While Einstein had predicted them via Einstein’s Theory of Relativity although doubting that they actually existed, and while astronomers later proved them via the rotational movements of orbiting stars, and via the detection of gravitational waves, a Black Hole had never been imaged to date. That was until now. In a history-making achievement, by combining eight radio-telescopes from around the world – a team of astronomers, astrophysicists, nuclear clock timing technicians and imaging specialists have managed to image a Black Hole – or rather the accretion disc of dust and gas that provides the “event horizon” border of the extreme gravitational “singularity” from where not even light can escape.
The Black hole was of the super-massive (rather than the stellar) variety thought to be at the centre of all galaxies. In this case, it was at the centre of the M87 galaxy some 55 light years away from Earth.
By combining eight radio telescopes from locations around the world ranging from Antarctica to Chile, from Hawaii to Spain, in effect a “super radiotelescope” called the Event Horizon telescope (EHT) was created giving a much higher resolution than each of the separate telescopes.
Each of their observations of the radiation from the Black Hole had to be precisely timed using nuclear clock technology so that they could be combined via an interferometry technique. The massive amounts of data on hard discs were later combined at the MIT Haystack laboratory to create a single observation which was later converted using imaging techniques to produce a single high resolution image. The image was very close to that predicted with a brighter crescent visible on one side of a black void created because its particles are moving towards earth (appearing to have a higher brightness) rather than away.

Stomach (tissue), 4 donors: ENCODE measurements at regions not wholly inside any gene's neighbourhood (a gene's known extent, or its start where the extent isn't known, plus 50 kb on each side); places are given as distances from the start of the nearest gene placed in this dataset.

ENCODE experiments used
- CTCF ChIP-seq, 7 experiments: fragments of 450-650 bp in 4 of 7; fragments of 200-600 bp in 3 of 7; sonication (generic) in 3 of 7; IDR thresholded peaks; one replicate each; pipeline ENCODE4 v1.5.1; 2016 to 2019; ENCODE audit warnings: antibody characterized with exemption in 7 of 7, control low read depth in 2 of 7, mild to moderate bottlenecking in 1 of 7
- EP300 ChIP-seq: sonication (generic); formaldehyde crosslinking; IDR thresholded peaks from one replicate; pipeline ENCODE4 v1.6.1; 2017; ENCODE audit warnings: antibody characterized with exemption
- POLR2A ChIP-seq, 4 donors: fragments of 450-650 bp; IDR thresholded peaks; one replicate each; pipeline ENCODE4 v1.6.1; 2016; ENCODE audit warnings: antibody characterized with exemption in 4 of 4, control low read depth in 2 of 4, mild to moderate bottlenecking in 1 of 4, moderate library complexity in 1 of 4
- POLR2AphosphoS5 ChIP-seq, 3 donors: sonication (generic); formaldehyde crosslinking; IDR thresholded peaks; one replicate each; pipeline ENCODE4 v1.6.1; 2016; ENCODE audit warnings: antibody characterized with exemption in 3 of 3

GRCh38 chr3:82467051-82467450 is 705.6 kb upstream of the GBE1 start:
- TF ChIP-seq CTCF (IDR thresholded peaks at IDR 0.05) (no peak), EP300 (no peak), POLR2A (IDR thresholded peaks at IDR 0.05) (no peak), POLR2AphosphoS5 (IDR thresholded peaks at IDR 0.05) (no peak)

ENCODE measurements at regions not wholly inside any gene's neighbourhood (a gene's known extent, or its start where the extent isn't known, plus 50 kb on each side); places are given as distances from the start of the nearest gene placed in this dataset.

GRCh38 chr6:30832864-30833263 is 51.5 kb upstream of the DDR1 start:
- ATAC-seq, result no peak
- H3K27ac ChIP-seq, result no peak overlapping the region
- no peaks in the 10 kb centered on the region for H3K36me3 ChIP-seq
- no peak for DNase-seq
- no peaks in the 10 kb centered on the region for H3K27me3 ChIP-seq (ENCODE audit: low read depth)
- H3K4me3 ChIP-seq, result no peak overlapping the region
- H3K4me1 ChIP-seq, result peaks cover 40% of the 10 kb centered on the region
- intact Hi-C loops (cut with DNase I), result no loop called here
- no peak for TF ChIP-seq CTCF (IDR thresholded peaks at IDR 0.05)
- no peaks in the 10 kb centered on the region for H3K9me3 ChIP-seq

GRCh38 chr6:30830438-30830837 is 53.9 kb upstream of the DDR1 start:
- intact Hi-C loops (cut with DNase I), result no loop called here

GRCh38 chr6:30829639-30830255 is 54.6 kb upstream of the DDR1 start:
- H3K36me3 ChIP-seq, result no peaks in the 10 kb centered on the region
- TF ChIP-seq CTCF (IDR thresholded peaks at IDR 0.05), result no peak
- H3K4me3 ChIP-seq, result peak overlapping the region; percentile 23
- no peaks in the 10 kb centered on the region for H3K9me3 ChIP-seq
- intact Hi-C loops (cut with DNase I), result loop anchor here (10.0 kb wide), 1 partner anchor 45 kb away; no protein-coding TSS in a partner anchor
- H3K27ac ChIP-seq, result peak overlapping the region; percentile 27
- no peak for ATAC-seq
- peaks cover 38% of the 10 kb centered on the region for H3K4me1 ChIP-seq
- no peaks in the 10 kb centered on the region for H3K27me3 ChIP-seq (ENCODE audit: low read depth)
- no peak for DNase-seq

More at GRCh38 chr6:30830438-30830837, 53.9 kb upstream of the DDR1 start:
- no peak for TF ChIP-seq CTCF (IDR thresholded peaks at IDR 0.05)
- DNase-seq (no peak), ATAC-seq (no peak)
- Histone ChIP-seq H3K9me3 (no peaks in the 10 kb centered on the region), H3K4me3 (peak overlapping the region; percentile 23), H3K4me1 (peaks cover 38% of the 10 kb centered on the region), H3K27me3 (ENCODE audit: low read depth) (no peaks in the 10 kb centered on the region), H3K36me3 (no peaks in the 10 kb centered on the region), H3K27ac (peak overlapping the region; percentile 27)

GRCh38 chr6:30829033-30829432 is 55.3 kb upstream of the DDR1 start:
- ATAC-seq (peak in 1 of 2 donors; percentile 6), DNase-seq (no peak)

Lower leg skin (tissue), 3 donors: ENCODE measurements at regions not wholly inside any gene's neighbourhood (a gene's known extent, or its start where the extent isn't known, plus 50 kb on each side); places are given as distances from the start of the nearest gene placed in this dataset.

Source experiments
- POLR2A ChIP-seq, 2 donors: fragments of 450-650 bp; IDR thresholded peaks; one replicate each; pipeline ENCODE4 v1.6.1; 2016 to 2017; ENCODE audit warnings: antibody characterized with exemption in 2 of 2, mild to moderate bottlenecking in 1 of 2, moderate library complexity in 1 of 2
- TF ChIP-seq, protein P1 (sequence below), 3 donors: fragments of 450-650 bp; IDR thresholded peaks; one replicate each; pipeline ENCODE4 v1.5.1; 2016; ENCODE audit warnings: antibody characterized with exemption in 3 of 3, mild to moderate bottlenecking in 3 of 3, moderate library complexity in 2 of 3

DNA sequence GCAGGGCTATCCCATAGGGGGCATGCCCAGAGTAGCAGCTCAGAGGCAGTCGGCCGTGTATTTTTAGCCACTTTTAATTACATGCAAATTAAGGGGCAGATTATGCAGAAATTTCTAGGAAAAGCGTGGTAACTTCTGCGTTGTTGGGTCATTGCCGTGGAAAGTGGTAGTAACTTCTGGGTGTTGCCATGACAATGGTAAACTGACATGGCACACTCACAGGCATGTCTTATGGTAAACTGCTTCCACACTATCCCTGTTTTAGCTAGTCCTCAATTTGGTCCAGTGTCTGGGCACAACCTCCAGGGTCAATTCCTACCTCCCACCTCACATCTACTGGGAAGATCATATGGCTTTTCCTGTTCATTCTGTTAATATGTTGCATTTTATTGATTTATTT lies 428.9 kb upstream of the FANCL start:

The achievement is expected to lead to several more Black Hole observations – and perhaps a whole new form of science. For the time being the current Event Horizons Telescope team is also attempting to image the Black Hole at the centre of our galaxy.
Seradata give its hearty congratulations to the astrophysicists, technicians, and imaging specialists in the 200 strong team that made this fantastic achievement possible. Especial credit goes to Prof Heino Falcke, of Radboud University in the Netherlands, who originally proposed the experiment, and to Katie Bouman of MIT whose computer algorithm collated the pixels and cleaned the image up. Nevertheless, Bouman was reportedly embarrassed that image processing role in the project had been artificially boosted by certain media outlets who had been a little too keen to put a human – especially female – face on the achievement of the entire EHT team.